This essay proposes a model for analyzing the militarization of the US-Mexico border and, more specifically, the death toll that it has elicited. It counters existing critiques of border militarization that imply that the border death toll is a result of a scheme for labor exploitation associated with late global capitalism. This essay argues that while entrapment and exploitation account for the economic exploitability of Latin American immigrants and of Latinos writ large, the border death toll is more a reflection of the role that race has played in structuring modern nation states like the United States. The death toll, moreover, is largely the result of how Latinidad has been produced as an ethno-racial signifier of peril within the socio-logics of US sovereignty. To account for this condition, this essay introduces the term racial state of expendability.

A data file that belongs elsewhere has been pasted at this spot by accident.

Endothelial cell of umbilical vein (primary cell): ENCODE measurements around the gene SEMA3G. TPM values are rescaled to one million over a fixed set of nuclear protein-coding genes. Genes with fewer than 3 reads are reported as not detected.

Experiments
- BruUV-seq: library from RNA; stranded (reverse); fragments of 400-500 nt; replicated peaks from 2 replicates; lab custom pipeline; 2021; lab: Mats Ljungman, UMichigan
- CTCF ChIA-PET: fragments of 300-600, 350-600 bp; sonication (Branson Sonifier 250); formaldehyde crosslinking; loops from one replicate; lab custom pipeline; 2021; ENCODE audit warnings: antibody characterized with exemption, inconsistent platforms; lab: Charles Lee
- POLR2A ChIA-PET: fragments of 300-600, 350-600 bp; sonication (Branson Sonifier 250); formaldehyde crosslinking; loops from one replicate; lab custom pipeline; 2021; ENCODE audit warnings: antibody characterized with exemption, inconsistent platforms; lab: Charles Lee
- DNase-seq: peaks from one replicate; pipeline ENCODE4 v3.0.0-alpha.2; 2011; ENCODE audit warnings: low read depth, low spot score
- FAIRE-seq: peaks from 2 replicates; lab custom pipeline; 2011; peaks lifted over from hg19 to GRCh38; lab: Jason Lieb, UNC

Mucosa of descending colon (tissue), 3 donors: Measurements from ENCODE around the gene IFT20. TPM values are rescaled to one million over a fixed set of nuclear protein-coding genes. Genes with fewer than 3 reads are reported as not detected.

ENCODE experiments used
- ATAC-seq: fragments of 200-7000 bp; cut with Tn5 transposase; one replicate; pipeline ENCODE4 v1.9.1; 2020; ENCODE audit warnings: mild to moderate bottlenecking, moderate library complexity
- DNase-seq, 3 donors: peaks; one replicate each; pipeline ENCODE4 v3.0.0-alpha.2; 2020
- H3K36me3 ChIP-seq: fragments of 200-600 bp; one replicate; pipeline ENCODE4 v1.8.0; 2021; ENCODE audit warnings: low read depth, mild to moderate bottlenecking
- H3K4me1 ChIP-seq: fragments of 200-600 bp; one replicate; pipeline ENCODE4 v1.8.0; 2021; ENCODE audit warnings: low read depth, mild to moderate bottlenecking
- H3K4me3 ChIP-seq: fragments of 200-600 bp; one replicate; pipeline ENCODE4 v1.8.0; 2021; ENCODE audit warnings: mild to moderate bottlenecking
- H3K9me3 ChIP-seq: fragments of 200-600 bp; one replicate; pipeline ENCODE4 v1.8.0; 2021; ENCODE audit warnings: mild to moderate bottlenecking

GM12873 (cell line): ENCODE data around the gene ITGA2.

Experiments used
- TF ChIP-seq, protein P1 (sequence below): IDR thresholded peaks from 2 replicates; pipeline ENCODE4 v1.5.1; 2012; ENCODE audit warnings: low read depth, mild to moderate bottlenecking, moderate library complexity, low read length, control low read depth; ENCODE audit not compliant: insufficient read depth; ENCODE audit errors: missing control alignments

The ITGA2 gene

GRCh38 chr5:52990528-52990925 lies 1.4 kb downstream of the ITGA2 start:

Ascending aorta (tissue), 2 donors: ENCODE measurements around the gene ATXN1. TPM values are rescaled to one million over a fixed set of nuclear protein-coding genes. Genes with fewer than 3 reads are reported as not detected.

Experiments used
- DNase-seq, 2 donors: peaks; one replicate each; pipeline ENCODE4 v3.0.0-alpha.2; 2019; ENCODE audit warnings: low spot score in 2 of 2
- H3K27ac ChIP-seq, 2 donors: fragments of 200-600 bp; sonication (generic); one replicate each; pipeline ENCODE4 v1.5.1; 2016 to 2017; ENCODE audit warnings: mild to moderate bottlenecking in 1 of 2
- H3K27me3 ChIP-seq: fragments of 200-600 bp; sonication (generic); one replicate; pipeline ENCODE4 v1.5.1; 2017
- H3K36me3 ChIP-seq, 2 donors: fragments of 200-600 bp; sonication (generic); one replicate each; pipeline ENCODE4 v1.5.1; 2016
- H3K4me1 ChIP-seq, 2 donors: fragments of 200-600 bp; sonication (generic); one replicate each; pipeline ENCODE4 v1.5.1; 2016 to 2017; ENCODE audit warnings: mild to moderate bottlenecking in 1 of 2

ASJC Scopus subject areas
- Cultural Studies
- Sociology and Political Science